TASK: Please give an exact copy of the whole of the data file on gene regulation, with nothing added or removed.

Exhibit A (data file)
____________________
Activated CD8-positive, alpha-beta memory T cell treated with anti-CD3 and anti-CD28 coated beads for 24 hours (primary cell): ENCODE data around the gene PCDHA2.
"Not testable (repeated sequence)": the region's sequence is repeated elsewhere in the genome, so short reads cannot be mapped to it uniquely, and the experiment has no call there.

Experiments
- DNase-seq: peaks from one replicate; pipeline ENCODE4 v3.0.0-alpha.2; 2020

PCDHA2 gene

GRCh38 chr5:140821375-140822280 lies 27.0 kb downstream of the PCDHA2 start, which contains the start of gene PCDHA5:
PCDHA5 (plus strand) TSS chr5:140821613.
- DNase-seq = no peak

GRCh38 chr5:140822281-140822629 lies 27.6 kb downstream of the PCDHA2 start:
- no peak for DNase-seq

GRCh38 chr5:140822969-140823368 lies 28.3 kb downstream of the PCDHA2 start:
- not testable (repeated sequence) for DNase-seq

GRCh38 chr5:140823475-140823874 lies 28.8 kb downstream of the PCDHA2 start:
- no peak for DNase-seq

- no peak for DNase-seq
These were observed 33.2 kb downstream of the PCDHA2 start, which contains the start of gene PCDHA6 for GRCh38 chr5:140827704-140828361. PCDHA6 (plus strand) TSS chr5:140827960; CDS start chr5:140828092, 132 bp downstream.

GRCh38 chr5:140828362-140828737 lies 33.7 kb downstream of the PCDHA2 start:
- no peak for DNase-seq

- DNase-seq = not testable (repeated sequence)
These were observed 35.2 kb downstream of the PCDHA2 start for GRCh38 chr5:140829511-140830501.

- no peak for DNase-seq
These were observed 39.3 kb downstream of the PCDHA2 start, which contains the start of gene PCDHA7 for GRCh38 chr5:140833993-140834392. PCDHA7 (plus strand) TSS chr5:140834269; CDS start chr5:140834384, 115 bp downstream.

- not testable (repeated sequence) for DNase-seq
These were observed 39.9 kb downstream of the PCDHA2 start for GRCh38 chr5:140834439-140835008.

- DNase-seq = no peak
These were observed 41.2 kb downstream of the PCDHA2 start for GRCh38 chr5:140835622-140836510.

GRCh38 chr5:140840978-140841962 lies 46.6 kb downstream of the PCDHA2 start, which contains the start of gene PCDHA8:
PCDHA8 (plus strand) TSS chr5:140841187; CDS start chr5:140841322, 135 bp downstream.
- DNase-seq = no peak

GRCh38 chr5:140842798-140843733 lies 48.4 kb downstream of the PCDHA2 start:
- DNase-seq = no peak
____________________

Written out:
Activated CD8-positive, alpha-beta memory T cell treated with anti-CD3 and anti-CD28 coated beads for 24 hours (primary cell): ENCODE data around the gene PCDHA2.
"Not testable (repeated sequence)": the region's sequence is repeated elsewhere in the genome, so short reads cannot be mapped to it uniquely, and the experiment has no call there.

Experiments
- DNase-seq: peaks from one replicate; pipeline ENCODE4 v3.0.0-alpha.2; 2020

PCDHA2 gene

GRCh38 chr5:140821375-140822280 lies 27.0 kb downstream of the PCDHA2 start, which contains the start of gene PCDHA5:
PCDHA5 (plus strand) TSS chr5:140821613.
- DNase-seq = no peak

GRCh38 chr5:140822281-140822629 lies 27.6 kb downstream of the PCDHA2 start:
- no peak for DNase-seq

GRCh38 chr5:140822969-140823368 lies 28.3 kb downstream of the PCDHA2 start:
- not testable (repeated sequence) for DNase-seq

GRCh38 chr5:140823475-140823874 lies 28.8 kb downstream of the PCDHA2 start:
- no peak for DNase-seq

- no peak for DNase-seq
These were observed 33.2 kb downstream of the PCDHA2 start, which contains the start of gene PCDHA6 for GRCh38 chr5:140827704-140828361. PCDHA6 (plus strand) TSS chr5:140827960; CDS start chr5:140828092, 132 bp downstream.

GRCh38 chr5:140828362-140828737 lies 33.7 kb downstream of the PCDHA2 start:
- no peak for DNase-seq

- DNase-seq = not testable (repeated sequence)
These were observed 35.2 kb downstream of the PCDHA2 start for GRCh38 chr5:140829511-140830501.

- no peak for DNase-seq
These were observed 39.3 kb downstream of the PCDHA2 start, which contains the start of gene PCDHA7 for GRCh38 chr5:140833993-140834392. PCDHA7 (plus strand) TSS chr5:140834269; CDS start chr5:140834384, 115 bp downstream.

- not testable (repeated sequence) for DNase-seq
These were observed 39.9 kb downstream of the PCDHA2 start for GRCh38 chr5:140834439-140835008.

- DNase-seq = no peak
These were observed 41.2 kb downstream of the PCDHA2 start for GRCh38 chr5:140835622-140836510.

GRCh38 chr5:140840978-140841962 lies 46.6 kb downstream of the PCDHA2 start, which contains the start of gene PCDHA8:
PCDHA8 (plus strand) TSS chr5:140841187; CDS start chr5:140841322, 135 bp downstream.
- DNase-seq = no peak

GRCh38 chr5:140842798-140843733 lies 48.4 kb downstream of the PCDHA2 start:
- DNase-seq = no peak